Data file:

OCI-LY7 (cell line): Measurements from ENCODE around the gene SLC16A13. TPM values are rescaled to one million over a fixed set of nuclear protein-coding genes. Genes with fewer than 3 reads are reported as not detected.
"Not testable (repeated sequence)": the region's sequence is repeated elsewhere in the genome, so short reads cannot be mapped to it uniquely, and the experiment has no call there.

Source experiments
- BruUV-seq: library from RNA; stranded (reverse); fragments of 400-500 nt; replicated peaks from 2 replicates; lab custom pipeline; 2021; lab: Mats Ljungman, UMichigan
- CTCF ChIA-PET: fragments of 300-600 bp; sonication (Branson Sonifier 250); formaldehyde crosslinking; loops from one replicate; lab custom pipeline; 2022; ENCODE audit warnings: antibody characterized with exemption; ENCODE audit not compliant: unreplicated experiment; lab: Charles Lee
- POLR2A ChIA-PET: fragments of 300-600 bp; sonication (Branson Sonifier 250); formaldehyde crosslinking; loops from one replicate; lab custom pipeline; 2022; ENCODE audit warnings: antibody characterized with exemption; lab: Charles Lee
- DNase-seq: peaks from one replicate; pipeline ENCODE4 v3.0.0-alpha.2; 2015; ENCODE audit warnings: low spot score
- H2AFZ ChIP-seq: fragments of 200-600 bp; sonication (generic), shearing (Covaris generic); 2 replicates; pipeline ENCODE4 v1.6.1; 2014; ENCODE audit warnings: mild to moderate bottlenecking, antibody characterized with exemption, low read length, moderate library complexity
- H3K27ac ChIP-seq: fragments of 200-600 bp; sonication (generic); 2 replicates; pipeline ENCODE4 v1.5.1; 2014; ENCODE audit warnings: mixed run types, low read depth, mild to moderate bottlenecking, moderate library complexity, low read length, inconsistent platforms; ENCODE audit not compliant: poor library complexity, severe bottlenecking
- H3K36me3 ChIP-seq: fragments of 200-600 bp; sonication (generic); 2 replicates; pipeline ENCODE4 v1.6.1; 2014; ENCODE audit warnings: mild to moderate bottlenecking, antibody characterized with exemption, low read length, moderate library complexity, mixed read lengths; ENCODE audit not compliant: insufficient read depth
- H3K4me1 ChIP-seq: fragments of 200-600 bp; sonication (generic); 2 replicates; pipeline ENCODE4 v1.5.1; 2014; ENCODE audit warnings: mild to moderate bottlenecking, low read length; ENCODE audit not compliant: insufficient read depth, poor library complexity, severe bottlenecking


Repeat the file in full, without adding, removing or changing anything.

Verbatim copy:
OCI-LY7 (cell line): Measurements from ENCODE around the gene SLC16A13. TPM values are rescaled to one million over a fixed set of nuclear protein-coding genes. Genes with fewer than 3 reads are reported as not detected.
"Not testable (repeated sequence)": the region's sequence is repeated elsewhere in the genome, so short reads cannot be mapped to it uniquely, and the experiment has no call there.

Source experiments
- BruUV-seq: library from RNA; stranded (reverse); fragments of 400-500 nt; replicated peaks from 2 replicates; lab custom pipeline; 2021; lab: Mats Ljungman, UMichigan
- CTCF ChIA-PET: fragments of 300-600 bp; sonication (Branson Sonifier 250); formaldehyde crosslinking; loops from one replicate; lab custom pipeline; 2022; ENCODE audit warnings: antibody characterized with exemption; ENCODE audit not compliant: unreplicated experiment; lab: Charles Lee
- POLR2A ChIA-PET: fragments of 300-600 bp; sonication (Branson Sonifier 250); formaldehyde crosslinking; loops from one replicate; lab custom pipeline; 2022; ENCODE audit warnings: antibody characterized with exemption; lab: Charles Lee
- DNase-seq: peaks from one replicate; pipeline ENCODE4 v3.0.0-alpha.2; 2015; ENCODE audit warnings: low spot score
- H2AFZ ChIP-seq: fragments of 200-600 bp; sonication (generic), shearing (Covaris generic); 2 replicates; pipeline ENCODE4 v1.6.1; 2014; ENCODE audit warnings: mild to moderate bottlenecking, antibody characterized with exemption, low read length, moderate library complexity
- H3K27ac ChIP-seq: fragments of 200-600 bp; sonication (generic); 2 replicates; pipeline ENCODE4 v1.5.1; 2014; ENCODE audit warnings: mixed run types, low read depth, mild to moderate bottlenecking, moderate library complexity, low read length, inconsistent platforms; ENCODE audit not compliant: poor library complexity, severe bottlenecking
- H3K36me3 ChIP-seq: fragments of 200-600 bp; sonication (generic); 2 replicates; pipeline ENCODE4 v1.6.1; 2014; ENCODE audit warnings: mild to moderate bottlenecking, antibody characterized with exemption, low read length, moderate library complexity, mixed read lengths; ENCODE audit not compliant: insufficient read depth
- H3K4me1 ChIP-seq: fragments of 200-600 bp; sonication (generic); 2 replicates; pipeline ENCODE4 v1.5.1; 2014; ENCODE audit warnings: mild to moderate bottlenecking, low read length; ENCODE audit not compliant: insufficient read depth, poor library complexity, severe bottlenecking